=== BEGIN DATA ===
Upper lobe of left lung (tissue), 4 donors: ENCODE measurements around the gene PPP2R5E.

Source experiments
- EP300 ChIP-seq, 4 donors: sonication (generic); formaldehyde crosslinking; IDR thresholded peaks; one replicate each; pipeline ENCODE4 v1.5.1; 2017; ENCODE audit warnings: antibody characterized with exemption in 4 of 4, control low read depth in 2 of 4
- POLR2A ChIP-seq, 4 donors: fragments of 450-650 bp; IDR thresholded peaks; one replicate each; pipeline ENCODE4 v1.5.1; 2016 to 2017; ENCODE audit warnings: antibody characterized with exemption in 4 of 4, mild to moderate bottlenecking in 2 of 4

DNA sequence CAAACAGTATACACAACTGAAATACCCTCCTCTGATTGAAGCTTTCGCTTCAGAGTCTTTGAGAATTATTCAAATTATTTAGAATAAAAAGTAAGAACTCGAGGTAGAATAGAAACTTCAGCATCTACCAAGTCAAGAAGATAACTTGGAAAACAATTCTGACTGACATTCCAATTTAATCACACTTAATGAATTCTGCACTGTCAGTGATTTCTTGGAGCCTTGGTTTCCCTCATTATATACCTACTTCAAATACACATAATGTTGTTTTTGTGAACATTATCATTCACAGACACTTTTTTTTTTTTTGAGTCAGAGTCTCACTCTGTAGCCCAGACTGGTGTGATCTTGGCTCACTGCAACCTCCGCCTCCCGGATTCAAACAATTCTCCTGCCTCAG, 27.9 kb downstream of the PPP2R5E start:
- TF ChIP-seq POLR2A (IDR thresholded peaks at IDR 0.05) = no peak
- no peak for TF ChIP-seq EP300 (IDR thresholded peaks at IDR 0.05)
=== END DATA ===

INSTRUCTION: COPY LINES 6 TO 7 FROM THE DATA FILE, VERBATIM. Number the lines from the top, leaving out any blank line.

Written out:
- TF ChIP-seq POLR2A (IDR thresholded peaks at IDR 0.05) = no peak
- no peak for TF ChIP-seq EP300 (IDR thresholded peaks at IDR 0.05)